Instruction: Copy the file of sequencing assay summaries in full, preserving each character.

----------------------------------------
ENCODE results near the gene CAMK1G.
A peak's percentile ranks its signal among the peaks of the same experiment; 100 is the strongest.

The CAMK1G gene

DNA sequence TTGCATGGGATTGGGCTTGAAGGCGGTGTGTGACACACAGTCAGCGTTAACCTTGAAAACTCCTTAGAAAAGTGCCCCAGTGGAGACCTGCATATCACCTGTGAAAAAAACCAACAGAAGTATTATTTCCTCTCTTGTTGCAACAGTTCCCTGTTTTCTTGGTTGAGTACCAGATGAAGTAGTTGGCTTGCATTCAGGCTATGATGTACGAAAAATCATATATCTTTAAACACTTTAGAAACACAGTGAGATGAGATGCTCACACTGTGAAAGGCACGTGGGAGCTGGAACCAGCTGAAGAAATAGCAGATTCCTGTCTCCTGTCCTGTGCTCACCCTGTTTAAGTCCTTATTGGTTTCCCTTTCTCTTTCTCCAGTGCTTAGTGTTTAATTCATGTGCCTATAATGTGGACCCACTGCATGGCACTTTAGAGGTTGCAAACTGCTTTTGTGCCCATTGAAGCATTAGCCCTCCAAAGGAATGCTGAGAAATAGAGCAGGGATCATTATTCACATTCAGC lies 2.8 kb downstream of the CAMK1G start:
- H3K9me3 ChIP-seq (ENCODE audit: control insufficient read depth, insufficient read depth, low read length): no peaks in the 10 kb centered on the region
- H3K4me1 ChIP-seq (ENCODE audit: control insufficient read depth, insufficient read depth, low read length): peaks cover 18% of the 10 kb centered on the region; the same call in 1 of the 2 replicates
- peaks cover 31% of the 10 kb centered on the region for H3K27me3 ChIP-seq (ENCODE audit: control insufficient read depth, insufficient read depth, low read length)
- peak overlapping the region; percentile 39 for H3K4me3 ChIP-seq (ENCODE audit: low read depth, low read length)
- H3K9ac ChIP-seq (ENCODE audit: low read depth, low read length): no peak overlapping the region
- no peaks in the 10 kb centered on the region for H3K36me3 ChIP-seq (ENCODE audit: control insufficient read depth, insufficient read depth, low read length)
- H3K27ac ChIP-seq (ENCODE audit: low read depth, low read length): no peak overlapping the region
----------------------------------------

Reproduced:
ENCODE results near the gene CAMK1G.
A peak's percentile ranks its signal among the peaks of the same experiment; 100 is the strongest.

The CAMK1G gene

DNA sequence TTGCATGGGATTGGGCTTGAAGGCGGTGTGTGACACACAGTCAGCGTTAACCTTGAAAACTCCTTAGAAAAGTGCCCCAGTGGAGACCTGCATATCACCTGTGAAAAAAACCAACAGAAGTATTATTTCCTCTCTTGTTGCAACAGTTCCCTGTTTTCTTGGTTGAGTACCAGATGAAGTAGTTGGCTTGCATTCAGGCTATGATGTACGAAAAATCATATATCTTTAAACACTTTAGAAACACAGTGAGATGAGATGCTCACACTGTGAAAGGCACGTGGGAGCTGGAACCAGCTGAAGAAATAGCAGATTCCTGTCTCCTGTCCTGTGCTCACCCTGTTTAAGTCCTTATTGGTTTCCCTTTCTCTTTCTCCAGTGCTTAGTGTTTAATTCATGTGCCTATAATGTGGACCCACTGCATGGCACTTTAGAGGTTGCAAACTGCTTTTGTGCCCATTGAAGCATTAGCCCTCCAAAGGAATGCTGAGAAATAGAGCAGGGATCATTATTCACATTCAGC lies 2.8 kb downstream of the CAMK1G start:
- H3K9me3 ChIP-seq (ENCODE audit: control insufficient read depth, insufficient read depth, low read length): no peaks in the 10 kb centered on the region
- H3K4me1 ChIP-seq (ENCODE audit: control insufficient read depth, insufficient read depth, low read length): peaks cover 18% of the 10 kb centered on the region; the same call in 1 of the 2 replicates
- peaks cover 31% of the 10 kb centered on the region for H3K27me3 ChIP-seq (ENCODE audit: control insufficient read depth, insufficient read depth, low read length)
- peak overlapping the region; percentile 39 for H3K4me3 ChIP-seq (ENCODE audit: low read depth, low read length)
- H3K9ac ChIP-seq (ENCODE audit: low read depth, low read length): no peak overlapping the region
- no peaks in the 10 kb centered on the region for H3K36me3 ChIP-seq (ENCODE audit: control insufficient read depth, insufficient read depth, low read length)
- H3K27ac ChIP-seq (ENCODE audit: low read depth, low read length): no peak overlapping the region